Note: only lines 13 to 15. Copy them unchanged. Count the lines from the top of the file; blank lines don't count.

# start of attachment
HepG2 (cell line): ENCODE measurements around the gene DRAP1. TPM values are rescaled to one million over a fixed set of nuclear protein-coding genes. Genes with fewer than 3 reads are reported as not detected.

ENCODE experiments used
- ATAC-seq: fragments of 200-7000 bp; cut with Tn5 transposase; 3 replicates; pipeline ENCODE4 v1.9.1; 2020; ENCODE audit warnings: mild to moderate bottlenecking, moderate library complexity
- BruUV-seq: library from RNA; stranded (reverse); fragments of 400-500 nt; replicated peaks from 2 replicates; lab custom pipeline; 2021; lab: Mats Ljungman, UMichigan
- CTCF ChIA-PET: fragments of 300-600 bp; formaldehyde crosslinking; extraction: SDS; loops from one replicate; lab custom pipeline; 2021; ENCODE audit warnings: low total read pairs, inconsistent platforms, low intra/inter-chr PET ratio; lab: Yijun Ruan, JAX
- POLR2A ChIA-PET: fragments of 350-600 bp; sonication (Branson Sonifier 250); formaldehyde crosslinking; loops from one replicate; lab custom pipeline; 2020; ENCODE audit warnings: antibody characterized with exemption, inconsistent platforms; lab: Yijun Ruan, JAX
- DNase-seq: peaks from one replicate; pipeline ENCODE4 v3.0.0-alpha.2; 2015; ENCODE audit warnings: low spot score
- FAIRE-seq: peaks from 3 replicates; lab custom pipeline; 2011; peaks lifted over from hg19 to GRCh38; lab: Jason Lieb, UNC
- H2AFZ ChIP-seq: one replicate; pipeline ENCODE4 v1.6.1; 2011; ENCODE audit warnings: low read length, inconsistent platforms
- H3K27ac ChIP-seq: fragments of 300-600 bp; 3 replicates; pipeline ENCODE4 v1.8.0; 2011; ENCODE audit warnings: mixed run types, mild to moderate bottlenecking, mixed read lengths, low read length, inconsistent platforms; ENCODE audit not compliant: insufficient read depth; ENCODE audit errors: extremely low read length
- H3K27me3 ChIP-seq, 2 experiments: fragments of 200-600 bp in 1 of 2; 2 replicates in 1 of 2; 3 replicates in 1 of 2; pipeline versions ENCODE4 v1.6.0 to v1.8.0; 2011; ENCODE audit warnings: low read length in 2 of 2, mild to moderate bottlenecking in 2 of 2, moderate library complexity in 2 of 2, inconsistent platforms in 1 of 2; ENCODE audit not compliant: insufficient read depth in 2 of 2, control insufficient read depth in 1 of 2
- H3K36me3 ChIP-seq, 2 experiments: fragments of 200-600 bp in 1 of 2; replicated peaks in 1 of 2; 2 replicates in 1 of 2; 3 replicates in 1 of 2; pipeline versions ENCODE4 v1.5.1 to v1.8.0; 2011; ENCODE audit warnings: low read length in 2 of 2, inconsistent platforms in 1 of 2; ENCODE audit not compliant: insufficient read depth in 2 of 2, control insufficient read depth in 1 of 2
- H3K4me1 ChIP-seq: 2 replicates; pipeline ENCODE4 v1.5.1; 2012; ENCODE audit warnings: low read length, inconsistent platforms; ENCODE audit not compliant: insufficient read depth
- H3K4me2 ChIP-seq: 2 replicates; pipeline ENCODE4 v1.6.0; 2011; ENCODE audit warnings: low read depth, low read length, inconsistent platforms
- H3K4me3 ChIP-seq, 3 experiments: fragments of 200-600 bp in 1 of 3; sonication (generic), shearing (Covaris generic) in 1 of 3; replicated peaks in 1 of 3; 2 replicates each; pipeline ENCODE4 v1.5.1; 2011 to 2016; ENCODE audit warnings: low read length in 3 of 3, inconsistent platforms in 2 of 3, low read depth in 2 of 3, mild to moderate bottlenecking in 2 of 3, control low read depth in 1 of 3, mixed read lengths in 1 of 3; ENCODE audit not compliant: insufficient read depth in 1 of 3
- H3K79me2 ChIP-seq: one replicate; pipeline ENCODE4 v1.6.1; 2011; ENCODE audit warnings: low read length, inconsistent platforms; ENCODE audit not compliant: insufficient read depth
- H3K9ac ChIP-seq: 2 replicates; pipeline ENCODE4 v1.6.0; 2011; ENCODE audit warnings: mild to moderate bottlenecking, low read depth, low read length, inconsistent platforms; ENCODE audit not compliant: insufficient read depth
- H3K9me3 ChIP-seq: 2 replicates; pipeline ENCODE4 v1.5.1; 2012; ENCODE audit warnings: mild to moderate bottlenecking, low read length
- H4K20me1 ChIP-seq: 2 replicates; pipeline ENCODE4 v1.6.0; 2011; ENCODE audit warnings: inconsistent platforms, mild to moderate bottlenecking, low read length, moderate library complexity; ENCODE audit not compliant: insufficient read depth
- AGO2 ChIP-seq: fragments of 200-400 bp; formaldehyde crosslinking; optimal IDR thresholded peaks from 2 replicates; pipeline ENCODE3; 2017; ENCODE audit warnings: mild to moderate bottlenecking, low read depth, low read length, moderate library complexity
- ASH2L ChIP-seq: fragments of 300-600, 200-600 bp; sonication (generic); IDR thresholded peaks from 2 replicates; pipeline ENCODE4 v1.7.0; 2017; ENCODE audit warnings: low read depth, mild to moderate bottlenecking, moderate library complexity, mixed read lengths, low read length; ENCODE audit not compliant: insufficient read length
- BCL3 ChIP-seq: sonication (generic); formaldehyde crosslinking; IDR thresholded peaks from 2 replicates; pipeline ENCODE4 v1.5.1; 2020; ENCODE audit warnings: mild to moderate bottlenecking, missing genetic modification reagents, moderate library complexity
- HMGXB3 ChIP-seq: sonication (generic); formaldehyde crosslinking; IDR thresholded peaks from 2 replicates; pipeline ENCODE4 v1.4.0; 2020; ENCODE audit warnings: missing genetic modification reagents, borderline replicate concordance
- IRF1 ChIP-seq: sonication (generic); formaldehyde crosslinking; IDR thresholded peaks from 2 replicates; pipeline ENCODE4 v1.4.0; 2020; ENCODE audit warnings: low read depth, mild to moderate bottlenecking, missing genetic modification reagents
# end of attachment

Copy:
- H3K4me1 ChIP-seq: 2 replicates; pipeline ENCODE4 v1.5.1; 2012; ENCODE audit warnings: low read length, inconsistent platforms; ENCODE audit not compliant: insufficient read depth
- H3K4me2 ChIP-seq: 2 replicates; pipeline ENCODE4 v1.6.0; 2011; ENCODE audit warnings: low read depth, low read length, inconsistent platforms
- H3K4me3 ChIP-seq, 3 experiments: fragments of 200-600 bp in 1 of 3; sonication (generic), shearing (Covaris generic) in 1 of 3; replicated peaks in 1 of 3; 2 replicates each; pipeline ENCODE4 v1.5.1; 2011 to 2016; ENCODE audit warnings: low read length in 3 of 3, inconsistent platforms in 2 of 3, low read depth in 2 of 3, mild to moderate bottlenecking in 2 of 3, control low read depth in 1 of 3, mixed read lengths in 1 of 3; ENCODE audit not compliant: insufficient read depth in 1 of 3